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Checking the Pulse of the Supply Chain: Why Are We Always Waiting for Money?

It seems our supply chain has fallen ill. While 90 percent of business leaders plan to increase mobile app development in the coming months, archaic payment terms threaten to hamstring growth for small developers.

Large companies, which often advertise on mobile apps, have recently embraced a controversial tactic for expanding their own cash flow at the expense of small suppliers. Akin to how irresponsible consumers handle credit cards, companies from 3G Capital to Anheuser-Busch are buying now but paying much later.

App developers, if you’re experiencing cash flow problems as a result of Net 30, Net 60, or even Net 90 payment terms, take heed. Without ample cash flow, you can’t regularly reinvest in your business. Without regular reinvestment, growth comes slowly — if at all. To position your company for growth, ensure you’re not catering to high-value clients at the expense of your own finances.

B2B Bullying

Long story short, big companies often use large contracts to exert pressure on smaller suppliers to accept undesirable payment terms. Because their orders tend to be huge and accounting departments require certain timeframes to process payments, larger companies tend to be given much more leeway on how late they can be with paying their bills.

Small companies rarely want to risk angering their largest clients, so they often settle for these extended payment terms. Unfortunately, this boils down to big companies extracting short-term loans from their small suppliers, enabling large corporations to artificially pad their balance sheets.

Pioneered by 3G Capital, the Brazilian private investment group behind the recent merger of Heinz and Kraft Foods, many large companies are now asking suppliers to wait as long as four months for payments.

App developers, 120 days is far too long to wait for payments after you’ve supplied a complex technology product to a major company.

Late-Payment Problems

App developers subjected to these unfair payment terms often find themselves having to rearrange already-tight budgets to accommodate these always-late-but-at-least-consistent payments. This can wreak the following catastrophic damages on app developers:

1. Cash Flow Gaps

No matter what industry you’re in, business ebbs and flows. When budgets are tight and business slows, companies sometimes have to dip into cash reserves to cover bills, including payroll, supplier invoices, and utilities. Essentially, capital that should have been earmarked for future growth is instead spent closing cash flow gaps.

For many app developers, receiving on-time payments from just one or two big accounts can mean the difference between stagnant growth and huge revenue gains.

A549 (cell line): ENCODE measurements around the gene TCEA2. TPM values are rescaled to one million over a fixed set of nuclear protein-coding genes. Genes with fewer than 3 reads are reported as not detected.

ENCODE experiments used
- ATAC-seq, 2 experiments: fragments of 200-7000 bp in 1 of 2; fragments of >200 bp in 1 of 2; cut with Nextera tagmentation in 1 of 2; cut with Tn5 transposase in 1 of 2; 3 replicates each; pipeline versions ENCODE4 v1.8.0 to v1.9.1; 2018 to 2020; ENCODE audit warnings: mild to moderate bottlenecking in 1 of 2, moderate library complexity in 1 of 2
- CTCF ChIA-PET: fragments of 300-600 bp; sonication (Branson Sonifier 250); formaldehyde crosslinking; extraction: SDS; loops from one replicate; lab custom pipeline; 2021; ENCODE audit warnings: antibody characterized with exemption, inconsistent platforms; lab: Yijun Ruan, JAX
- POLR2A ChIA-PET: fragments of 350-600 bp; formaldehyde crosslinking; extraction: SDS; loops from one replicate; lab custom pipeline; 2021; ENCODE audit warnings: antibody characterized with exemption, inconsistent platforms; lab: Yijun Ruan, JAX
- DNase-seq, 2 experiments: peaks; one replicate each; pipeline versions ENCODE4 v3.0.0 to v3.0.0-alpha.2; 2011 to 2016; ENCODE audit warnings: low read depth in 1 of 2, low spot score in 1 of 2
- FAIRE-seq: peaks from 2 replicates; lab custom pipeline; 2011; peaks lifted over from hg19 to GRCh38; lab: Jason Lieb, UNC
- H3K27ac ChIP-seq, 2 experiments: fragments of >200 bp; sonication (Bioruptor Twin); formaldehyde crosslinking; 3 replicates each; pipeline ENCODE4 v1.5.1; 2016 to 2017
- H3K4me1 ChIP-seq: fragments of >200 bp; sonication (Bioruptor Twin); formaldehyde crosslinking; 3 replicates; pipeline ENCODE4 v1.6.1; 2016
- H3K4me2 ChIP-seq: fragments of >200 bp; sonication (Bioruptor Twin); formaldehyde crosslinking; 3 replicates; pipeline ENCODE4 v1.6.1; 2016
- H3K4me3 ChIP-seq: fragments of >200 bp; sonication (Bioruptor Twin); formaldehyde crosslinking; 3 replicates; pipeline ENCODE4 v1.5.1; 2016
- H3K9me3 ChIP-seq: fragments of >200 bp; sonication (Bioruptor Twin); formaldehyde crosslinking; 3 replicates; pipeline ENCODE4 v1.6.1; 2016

2. Stalled Growth

When payment isn’t received on time, it impacts company growth because this revenue can’t quickly be used for marketing. With advertising revenue often tied to the number of days since a user installed the app, timely payments to fund user acquisition are crucial.

This means the faster you attract users, the greater the revenue generated. Without the cash needed to pay for installs at the top of the funnel, growth rate slows. Attracting new users is every app developer’s ticket to growth.

3. Stifled Innovation

Product development is important for any business, including app development, but it isn’t cheap. Kinvey, in its 2014 State of Enterprise Mobility Survey, claims the average cost of developing an app is $270,000.

Without cash on hand, new apps can’t be built, tested, and readied for production. Research and development must continue, but try asking for a $270,000 loan from a financial institution because you want to build an app.

Strategies for Growth

The grim reality is that as long as the status quo benefits large businesses, they aren’t likely to change their payment terms any time soon. But that doesn’t mean app developers can’t take a few steps to position themselves for growth and limit the damage of extended payment terms.

My best advice is to capitalize on early momentum by adding money to marketing budgets while an app’s cost per install is low. By earning installs at a lower price, app developers can gain larger margins. The more quickly your app can attain profitability, the sooner you can reinvest for greater growth.

Second, seek to boost engagement. Measure session length, opt-ins, conversion rates for in-app events, session interval, and download rate. While not every app can be the next Angry Birds — achieving 50 million downloads in just 35 days — you need to ensure customers truly enjoy their time spent in the app.

Extended payment terms are putting the squeeze on small app developers that breed innovation in the app world. For the health of our industry, ad networks and app stores must offer alternative financing for developers that catalyze growth, not curb it.

Written By

Keith Smith is co-founder and CEO of Payability, which works with suppliers to accelerate payments from online marketplaces, giving entrepreneurs the working capital needed to grow their businesses. Previously, Keith founded CyberMortgage and Zango and served as co-founder and CEO of BigDoor. Keith lends his time to early-stage startups via Techstars and serves as an adviser, investor, and board member for multiple tech startups.

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